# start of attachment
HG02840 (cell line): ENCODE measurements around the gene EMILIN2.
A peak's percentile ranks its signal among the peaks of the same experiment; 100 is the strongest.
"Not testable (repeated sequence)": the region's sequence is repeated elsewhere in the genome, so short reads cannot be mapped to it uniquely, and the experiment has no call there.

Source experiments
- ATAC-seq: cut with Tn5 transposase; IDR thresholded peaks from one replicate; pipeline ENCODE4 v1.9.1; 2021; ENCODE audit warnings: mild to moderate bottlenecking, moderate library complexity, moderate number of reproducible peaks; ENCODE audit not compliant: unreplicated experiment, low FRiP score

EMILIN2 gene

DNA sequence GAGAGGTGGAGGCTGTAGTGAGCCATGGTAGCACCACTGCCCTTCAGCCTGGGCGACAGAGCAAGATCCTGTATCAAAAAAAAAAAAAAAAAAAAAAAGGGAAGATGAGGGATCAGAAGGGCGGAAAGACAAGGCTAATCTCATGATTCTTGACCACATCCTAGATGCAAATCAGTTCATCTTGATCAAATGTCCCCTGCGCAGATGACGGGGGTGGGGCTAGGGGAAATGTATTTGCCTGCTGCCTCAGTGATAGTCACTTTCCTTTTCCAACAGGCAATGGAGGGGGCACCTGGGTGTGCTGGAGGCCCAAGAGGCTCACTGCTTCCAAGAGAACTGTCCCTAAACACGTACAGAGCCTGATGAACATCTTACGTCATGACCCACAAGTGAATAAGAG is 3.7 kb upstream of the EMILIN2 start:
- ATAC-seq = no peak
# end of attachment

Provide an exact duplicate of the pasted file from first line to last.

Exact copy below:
HG02840 (cell line): ENCODE measurements around the gene EMILIN2.
A peak's percentile ranks its signal among the peaks of the same experiment; 100 is the strongest.
"Not testable (repeated sequence)": the region's sequence is repeated elsewhere in the genome, so short reads cannot be mapped to it uniquely, and the experiment has no call there.

Source experiments
- ATAC-seq: cut with Tn5 transposase; IDR thresholded peaks from one replicate; pipeline ENCODE4 v1.9.1; 2021; ENCODE audit warnings: mild to moderate bottlenecking, moderate library complexity, moderate number of reproducible peaks; ENCODE audit not compliant: unreplicated experiment, low FRiP score

EMILIN2 gene

DNA sequence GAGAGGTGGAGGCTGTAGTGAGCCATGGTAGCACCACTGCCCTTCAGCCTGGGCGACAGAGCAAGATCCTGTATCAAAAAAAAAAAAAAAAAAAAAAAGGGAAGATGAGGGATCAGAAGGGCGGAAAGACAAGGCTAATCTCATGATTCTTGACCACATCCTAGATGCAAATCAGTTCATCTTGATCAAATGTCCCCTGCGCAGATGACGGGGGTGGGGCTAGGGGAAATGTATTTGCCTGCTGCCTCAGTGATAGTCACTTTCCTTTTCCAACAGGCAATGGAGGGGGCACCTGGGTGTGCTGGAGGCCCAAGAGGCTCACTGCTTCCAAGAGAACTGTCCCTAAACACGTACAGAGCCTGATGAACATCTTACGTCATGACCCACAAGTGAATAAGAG is 3.7 kb upstream of the EMILIN2 start:
- ATAC-seq = no peak